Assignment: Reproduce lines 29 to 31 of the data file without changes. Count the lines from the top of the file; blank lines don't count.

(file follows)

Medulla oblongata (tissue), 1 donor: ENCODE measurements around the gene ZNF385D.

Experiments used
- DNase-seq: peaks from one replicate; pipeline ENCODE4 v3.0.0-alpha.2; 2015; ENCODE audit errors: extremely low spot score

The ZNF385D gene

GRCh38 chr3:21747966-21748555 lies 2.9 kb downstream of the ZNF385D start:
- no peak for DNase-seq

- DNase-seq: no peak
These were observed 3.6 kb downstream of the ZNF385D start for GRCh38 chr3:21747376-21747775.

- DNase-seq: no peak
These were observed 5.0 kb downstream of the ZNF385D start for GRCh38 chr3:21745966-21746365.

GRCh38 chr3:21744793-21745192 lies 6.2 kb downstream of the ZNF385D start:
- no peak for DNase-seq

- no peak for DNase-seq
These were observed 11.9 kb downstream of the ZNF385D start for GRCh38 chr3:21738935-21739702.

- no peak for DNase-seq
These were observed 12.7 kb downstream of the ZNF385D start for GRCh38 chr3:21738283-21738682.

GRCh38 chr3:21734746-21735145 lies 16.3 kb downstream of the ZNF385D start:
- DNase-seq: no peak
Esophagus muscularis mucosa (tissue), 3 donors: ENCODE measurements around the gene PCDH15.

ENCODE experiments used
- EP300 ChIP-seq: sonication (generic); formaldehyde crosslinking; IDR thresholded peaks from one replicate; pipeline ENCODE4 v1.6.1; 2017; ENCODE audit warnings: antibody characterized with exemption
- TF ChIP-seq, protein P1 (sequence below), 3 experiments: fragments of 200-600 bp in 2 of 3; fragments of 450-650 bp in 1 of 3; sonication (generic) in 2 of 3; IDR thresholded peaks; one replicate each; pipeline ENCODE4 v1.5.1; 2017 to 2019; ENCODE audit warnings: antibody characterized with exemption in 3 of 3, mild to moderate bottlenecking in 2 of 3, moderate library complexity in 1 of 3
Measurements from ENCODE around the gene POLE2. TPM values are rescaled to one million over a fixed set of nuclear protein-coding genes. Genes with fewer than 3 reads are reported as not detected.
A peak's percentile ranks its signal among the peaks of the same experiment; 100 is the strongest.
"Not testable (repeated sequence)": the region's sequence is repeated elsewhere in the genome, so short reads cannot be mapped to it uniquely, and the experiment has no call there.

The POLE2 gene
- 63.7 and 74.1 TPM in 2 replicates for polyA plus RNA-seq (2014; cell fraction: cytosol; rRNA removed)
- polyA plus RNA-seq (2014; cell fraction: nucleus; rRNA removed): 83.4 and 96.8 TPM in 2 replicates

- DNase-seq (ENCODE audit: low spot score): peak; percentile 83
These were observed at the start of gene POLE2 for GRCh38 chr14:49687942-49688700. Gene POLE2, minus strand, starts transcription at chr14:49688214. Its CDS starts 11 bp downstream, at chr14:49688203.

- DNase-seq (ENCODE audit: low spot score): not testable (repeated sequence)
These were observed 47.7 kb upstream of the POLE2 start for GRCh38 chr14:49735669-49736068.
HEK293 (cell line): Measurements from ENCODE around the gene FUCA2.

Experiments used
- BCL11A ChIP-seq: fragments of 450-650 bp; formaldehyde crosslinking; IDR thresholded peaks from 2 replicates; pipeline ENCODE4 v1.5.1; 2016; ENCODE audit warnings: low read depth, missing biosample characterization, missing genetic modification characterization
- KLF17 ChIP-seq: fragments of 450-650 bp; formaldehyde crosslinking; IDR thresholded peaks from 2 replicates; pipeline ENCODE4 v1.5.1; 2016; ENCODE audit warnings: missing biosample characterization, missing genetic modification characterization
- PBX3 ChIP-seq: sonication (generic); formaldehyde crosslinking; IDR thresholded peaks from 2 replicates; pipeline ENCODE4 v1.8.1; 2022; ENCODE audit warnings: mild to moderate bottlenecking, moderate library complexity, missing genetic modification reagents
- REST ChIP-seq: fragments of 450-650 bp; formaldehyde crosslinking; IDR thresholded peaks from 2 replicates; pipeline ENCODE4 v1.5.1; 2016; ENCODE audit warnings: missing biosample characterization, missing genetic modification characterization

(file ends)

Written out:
- DNase-seq (ENCODE audit: low spot score): peak; percentile 83
These were observed at the start of gene POLE2 for GRCh38 chr14:49687942-49688700. Gene POLE2, minus strand, starts transcription at chr14:49688214. Its CDS starts 11 bp downstream, at chr14:49688203.

- DNase-seq (ENCODE audit: low spot score): not testable (repeated sequence)